The American College of Physicians recently released a policy paper titled Medical Liability Reform: Innovative Solutions for a New Health Care System. In releasing this paper, ACP recognizes the complex nature of the problem and bases its recommendations on an extensive review of the evidence (there are 77 references). In the paper, the College reaffirms its support for MICRA-style reforms, including a $250,000 cap on non-economic damages, but also proposes other measures to address the multiple dimensions of this problem. The recommendations include a reemphasis on patient safety, reviewing how insurers set rates, and setting standards for expert witnesses. Most importantly, the paper recommends looking at alternatives to traditional tort reforms, including creating “safe harbors” for physicians who practice according to nationally accepted guidelines, and pilot testing health courts.

If you scan the titles of the California ballot initiatives to find the one on non-economic damages, it will not be easy. That’s because the language on caps is buried in an initiative titled The Troy and Alana Pack Patient Safety Act of 2014. The primary focus of the initiative is an issue that some physicians might find even more disturbing than the raising of caps. The “Safety Act” calls for mandatory drug and alcohol tests of physicians by hospitals on a random basis as well as “immediately upon the occurrence of an adverse event.”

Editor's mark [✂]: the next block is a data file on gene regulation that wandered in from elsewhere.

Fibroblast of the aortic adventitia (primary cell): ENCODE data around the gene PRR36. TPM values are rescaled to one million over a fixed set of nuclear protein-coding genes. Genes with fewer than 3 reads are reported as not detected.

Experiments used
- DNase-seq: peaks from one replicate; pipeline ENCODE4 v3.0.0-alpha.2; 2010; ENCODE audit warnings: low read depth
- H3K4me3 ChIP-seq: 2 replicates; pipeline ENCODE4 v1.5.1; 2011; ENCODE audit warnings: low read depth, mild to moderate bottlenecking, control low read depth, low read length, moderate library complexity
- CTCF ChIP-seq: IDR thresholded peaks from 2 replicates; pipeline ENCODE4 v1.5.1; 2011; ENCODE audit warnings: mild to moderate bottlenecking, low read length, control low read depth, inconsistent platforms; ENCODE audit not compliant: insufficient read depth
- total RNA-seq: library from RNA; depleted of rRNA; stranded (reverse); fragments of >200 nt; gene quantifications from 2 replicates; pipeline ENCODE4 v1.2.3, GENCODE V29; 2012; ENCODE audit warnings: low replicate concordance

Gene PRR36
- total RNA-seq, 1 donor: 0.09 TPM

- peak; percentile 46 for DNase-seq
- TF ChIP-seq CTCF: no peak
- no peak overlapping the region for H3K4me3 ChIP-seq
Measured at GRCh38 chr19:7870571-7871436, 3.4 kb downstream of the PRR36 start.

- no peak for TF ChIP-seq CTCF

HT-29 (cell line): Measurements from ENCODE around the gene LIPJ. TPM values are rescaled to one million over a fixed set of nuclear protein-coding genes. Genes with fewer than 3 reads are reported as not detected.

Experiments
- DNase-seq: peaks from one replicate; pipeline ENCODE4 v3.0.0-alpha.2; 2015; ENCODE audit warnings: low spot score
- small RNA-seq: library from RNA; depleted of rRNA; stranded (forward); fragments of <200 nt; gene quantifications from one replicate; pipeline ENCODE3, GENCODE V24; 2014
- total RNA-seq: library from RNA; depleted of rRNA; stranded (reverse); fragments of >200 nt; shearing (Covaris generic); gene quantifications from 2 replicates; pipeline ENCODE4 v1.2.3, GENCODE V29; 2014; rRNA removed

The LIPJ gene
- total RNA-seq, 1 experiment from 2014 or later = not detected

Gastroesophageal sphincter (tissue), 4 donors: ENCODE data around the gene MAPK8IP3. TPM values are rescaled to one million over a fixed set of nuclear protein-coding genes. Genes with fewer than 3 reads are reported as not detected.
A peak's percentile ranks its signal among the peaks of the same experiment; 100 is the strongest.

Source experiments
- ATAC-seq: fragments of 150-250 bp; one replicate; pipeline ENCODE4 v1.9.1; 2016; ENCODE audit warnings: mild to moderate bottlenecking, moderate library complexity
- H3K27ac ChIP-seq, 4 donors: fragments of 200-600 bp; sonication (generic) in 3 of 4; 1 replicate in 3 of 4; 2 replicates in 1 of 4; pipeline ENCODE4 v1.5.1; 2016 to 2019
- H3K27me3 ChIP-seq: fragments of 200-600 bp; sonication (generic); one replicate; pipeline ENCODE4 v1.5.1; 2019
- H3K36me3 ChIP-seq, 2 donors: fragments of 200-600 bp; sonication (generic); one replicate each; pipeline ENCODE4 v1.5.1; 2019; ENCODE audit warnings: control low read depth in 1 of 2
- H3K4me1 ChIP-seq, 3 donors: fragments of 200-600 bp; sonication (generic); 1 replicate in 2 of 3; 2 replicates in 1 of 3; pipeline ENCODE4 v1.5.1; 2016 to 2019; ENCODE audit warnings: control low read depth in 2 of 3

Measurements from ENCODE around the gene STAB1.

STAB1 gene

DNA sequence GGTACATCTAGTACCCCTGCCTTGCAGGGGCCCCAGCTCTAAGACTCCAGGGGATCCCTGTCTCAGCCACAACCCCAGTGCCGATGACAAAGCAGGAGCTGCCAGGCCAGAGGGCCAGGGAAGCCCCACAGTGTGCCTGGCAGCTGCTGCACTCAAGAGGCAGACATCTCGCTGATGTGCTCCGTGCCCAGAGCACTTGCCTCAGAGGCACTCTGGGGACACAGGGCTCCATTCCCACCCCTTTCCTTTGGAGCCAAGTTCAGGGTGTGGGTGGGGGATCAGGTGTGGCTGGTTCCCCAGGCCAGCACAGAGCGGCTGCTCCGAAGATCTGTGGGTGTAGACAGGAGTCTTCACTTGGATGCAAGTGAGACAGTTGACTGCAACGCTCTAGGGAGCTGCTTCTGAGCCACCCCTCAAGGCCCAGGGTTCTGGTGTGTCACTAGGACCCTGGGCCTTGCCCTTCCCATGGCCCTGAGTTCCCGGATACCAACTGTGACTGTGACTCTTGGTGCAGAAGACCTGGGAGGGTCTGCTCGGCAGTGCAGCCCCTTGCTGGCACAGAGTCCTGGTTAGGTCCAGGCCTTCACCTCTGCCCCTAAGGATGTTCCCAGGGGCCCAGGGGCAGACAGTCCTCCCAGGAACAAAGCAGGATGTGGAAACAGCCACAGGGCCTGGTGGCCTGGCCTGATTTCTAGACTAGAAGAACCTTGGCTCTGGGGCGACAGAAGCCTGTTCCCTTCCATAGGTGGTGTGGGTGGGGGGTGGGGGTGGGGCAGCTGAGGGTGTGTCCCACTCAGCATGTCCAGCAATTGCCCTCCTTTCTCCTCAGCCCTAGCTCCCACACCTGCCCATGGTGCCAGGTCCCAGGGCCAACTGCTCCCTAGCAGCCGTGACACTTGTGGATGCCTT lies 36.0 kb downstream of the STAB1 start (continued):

Many physicians will see this proposal as another slap in the face, occurring at a time when members of the profession already feel that they are under siege.  Even those who are not as offended have reason for concern, not just about what is in the proposal but also what is not.  While the Act calls for the process of drug testing to comply with 49 Code of Federal Regulations, Part 40, which covers drug and alcohol testing in the transportation workplace, it appears to single out physicians in ways that similar programs that cover the oft-cited airplane pilots and truck drivers do not.